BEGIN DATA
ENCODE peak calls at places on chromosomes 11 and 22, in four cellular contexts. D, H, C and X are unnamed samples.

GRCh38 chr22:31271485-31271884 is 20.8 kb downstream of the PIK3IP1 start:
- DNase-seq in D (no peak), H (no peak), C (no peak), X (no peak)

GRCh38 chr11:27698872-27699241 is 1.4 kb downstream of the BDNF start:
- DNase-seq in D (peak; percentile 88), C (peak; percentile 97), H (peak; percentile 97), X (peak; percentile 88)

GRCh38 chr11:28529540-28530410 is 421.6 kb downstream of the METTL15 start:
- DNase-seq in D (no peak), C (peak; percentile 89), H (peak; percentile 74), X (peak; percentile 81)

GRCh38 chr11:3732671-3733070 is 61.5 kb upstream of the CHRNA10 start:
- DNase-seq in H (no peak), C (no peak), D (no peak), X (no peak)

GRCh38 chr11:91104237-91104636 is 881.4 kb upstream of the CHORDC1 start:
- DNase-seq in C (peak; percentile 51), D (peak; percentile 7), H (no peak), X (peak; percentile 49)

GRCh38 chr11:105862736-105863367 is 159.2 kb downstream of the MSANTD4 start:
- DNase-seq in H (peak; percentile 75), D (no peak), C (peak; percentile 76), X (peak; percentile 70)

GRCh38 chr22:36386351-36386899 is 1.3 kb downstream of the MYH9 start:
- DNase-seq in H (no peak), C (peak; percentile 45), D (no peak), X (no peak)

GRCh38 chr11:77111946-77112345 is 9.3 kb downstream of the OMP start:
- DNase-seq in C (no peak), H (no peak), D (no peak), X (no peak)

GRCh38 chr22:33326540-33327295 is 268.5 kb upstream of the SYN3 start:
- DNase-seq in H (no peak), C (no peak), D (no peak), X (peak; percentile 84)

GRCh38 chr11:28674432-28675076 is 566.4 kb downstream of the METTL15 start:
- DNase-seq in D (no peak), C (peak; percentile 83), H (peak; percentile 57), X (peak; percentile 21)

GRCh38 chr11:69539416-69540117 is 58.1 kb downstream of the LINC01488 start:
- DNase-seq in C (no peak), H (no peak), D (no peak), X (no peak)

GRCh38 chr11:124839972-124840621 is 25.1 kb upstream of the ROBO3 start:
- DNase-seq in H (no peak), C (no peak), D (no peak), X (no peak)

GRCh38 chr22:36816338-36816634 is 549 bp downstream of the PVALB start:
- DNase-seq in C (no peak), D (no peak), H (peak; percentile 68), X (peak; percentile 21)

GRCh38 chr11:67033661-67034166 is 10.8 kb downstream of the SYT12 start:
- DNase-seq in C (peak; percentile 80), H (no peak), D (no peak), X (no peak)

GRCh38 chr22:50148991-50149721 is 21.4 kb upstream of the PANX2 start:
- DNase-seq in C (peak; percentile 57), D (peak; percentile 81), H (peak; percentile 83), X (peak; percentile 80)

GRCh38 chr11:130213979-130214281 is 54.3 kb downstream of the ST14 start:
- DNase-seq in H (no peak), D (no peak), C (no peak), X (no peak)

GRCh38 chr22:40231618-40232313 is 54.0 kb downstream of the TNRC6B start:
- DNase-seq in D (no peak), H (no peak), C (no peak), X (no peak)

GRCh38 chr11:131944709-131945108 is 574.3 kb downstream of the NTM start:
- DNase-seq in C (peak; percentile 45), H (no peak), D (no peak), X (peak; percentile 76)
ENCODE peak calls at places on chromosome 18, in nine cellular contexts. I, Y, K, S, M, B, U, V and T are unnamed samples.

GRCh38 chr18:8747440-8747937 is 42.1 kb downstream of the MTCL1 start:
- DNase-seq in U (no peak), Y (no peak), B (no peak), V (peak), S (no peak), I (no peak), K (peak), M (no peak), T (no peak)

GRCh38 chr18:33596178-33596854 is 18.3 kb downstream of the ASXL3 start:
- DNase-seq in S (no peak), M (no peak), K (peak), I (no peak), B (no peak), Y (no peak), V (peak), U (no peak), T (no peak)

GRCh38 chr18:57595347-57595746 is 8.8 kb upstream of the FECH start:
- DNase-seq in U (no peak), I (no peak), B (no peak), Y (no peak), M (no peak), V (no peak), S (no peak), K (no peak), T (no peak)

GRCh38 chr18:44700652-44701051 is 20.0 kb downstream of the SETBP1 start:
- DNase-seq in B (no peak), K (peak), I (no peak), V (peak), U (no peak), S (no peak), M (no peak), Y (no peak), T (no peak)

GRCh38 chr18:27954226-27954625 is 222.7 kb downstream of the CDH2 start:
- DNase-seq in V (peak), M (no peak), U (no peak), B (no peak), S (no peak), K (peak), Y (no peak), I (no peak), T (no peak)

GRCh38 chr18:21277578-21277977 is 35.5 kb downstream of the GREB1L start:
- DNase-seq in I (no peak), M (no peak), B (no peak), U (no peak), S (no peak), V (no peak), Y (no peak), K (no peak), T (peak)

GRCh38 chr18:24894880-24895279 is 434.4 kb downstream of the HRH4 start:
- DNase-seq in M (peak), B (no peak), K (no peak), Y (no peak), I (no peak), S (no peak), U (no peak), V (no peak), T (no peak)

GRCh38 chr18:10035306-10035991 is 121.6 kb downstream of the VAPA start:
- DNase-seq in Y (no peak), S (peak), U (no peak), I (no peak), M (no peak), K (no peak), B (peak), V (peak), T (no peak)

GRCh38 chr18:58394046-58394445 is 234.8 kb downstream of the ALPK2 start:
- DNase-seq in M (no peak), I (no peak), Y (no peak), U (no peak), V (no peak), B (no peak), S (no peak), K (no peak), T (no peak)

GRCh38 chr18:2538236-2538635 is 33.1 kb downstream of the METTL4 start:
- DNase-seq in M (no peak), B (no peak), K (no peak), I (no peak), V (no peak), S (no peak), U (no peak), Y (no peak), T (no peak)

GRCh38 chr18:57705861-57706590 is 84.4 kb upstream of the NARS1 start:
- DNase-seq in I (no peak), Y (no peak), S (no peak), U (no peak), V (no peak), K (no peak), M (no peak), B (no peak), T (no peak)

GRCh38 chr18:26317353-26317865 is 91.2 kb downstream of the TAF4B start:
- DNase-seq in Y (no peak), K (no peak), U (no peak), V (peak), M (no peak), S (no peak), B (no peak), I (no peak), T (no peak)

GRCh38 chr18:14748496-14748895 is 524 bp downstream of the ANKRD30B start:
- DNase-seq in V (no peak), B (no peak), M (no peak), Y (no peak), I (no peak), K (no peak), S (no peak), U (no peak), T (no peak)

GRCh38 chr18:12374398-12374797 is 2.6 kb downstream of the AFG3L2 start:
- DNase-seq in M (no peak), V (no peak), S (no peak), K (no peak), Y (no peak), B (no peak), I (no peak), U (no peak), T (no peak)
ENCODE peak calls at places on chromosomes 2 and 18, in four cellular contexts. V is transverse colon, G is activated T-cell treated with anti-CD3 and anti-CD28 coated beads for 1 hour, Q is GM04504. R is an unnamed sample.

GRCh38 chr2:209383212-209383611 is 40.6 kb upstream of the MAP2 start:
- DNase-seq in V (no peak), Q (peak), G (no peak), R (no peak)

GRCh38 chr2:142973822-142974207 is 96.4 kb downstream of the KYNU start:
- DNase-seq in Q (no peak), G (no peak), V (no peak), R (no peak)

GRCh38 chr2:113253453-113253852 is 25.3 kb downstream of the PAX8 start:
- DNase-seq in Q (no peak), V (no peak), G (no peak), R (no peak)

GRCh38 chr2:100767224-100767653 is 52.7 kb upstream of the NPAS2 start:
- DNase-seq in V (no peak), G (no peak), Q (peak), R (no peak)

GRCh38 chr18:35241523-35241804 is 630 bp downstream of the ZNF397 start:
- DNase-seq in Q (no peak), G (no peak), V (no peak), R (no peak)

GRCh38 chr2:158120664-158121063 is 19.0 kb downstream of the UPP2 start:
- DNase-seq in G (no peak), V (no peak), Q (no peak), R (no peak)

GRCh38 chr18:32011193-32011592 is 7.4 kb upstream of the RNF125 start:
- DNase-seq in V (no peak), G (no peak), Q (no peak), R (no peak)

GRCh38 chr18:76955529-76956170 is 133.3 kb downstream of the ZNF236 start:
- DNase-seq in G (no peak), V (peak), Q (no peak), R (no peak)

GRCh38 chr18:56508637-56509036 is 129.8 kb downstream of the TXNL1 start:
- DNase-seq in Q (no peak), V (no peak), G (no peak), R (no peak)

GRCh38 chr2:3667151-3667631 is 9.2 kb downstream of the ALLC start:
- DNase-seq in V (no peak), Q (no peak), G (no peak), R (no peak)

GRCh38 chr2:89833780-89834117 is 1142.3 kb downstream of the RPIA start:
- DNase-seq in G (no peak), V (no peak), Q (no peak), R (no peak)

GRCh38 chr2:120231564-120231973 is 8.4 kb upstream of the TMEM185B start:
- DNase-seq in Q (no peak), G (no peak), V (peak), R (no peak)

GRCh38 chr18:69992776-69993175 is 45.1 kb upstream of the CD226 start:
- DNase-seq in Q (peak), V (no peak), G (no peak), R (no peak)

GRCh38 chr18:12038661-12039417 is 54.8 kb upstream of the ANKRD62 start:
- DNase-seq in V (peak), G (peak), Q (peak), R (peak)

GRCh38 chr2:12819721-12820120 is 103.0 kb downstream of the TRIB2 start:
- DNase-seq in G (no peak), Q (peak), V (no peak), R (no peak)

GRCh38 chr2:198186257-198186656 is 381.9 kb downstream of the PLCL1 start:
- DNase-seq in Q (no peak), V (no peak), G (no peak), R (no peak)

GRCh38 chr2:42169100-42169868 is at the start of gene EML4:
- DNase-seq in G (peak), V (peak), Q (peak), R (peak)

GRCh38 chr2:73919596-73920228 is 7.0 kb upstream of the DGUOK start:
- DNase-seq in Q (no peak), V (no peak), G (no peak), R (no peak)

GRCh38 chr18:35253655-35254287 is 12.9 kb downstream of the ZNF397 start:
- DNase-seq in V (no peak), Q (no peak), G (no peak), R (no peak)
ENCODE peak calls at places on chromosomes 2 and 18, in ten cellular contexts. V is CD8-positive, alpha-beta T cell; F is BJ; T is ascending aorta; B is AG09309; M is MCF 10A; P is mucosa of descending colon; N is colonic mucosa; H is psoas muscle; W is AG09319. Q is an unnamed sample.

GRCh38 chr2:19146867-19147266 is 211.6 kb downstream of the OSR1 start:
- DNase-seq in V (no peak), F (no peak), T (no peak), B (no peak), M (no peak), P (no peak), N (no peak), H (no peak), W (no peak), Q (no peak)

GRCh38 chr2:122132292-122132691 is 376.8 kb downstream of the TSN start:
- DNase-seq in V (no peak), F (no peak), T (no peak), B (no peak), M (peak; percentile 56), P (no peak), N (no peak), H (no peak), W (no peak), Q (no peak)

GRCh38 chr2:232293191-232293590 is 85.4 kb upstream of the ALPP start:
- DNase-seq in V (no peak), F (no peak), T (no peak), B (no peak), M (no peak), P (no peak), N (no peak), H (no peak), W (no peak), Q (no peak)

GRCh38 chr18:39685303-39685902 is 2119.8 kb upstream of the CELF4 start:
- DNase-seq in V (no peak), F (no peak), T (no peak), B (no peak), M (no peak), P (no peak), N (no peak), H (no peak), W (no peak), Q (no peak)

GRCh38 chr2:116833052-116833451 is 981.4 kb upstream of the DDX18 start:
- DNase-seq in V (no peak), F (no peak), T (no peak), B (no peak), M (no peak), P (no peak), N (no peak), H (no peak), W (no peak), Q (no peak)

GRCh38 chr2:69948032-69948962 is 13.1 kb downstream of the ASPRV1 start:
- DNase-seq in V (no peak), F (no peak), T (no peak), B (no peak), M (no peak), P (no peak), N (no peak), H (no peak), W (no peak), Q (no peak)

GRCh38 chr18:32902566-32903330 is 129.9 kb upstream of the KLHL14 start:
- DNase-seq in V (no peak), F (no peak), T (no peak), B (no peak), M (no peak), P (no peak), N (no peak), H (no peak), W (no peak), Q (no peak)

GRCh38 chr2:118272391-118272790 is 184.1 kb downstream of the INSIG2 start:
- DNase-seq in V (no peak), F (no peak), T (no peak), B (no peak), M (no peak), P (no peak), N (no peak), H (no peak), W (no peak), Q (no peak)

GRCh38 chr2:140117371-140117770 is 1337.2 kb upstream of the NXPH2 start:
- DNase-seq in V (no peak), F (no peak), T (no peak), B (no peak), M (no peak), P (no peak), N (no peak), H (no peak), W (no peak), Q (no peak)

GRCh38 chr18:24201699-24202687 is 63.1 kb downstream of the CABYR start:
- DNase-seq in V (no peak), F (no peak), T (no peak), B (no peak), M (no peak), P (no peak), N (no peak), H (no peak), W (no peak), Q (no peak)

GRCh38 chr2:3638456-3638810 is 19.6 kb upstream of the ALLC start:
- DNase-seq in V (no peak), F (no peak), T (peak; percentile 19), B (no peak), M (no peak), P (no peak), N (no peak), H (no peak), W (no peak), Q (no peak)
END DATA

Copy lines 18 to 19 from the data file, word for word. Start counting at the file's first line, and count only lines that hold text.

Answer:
GRCh38 chr22:33326540-33327295 is 268.5 kb upstream of the SYN3 start:
- DNase-seq in H (no peak), C (no peak), D (no peak), X (peak; percentile 84)